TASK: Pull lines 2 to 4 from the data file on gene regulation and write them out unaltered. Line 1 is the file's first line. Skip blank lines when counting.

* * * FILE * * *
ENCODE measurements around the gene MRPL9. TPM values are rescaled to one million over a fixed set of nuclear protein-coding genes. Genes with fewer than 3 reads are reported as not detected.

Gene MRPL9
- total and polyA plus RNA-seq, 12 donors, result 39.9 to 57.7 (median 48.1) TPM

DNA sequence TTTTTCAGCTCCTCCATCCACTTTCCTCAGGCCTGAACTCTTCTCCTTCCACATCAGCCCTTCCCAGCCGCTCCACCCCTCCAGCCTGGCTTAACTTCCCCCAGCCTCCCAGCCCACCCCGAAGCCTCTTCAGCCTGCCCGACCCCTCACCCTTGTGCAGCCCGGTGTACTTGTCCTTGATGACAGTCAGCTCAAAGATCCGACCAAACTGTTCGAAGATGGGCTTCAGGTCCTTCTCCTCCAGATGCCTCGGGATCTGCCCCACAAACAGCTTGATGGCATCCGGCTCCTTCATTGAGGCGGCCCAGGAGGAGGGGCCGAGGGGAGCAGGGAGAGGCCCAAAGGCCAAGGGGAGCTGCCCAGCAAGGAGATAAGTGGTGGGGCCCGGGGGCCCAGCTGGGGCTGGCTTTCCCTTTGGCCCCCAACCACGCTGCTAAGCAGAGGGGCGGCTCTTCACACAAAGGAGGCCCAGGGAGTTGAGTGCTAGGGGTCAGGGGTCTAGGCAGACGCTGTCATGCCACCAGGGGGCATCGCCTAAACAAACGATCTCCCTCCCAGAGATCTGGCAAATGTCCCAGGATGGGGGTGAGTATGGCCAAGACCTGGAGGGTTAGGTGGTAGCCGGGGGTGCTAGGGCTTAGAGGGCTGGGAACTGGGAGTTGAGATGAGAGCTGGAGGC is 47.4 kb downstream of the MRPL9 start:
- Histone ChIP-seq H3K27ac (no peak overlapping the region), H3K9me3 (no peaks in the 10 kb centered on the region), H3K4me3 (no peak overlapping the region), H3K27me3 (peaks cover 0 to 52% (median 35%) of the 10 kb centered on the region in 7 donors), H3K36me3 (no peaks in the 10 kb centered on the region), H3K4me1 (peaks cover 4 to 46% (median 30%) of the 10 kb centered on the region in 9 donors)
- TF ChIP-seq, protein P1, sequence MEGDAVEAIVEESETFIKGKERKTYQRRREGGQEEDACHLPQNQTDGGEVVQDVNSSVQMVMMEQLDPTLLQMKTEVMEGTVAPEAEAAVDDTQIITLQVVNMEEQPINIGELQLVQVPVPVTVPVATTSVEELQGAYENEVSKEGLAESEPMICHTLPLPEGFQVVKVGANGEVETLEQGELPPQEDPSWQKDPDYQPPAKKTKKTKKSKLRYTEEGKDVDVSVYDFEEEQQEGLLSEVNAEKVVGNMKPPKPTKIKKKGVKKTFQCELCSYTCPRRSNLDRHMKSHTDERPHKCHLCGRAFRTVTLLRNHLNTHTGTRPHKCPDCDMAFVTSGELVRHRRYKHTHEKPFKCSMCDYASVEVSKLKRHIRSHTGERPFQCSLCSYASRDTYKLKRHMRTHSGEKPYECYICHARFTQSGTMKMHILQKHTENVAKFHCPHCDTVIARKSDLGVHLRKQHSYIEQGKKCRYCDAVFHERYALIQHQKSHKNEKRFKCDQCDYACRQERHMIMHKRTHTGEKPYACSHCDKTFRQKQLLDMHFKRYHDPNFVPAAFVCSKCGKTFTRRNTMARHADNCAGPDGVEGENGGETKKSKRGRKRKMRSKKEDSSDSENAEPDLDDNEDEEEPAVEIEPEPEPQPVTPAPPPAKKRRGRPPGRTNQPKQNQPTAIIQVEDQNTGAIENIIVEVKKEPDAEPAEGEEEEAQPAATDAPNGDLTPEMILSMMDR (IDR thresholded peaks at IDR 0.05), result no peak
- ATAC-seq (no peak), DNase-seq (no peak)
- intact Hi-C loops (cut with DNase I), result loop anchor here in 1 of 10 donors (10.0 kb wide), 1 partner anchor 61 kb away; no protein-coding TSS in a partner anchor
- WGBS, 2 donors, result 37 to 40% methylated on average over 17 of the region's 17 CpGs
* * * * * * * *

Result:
Gene MRPL9
- total and polyA plus RNA-seq, 12 donors, result 39.9 to 57.7 (median 48.1) TPM

DNA sequence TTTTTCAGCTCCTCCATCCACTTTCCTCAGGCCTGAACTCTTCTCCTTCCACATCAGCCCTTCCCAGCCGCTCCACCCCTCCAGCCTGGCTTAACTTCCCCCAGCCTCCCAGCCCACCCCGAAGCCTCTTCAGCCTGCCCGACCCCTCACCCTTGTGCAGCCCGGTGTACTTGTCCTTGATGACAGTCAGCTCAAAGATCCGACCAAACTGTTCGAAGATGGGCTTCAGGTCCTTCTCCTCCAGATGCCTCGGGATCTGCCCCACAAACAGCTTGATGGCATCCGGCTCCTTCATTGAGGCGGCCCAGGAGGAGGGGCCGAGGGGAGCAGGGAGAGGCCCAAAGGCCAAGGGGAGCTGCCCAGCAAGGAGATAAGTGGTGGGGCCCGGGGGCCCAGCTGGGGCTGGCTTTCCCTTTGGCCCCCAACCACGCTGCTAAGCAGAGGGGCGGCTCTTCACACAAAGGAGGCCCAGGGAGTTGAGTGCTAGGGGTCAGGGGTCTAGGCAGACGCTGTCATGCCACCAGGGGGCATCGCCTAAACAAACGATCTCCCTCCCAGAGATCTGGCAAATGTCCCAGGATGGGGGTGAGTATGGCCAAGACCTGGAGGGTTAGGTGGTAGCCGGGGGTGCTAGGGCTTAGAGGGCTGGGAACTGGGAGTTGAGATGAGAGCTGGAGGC is 47.4 kb downstream of the MRPL9 start: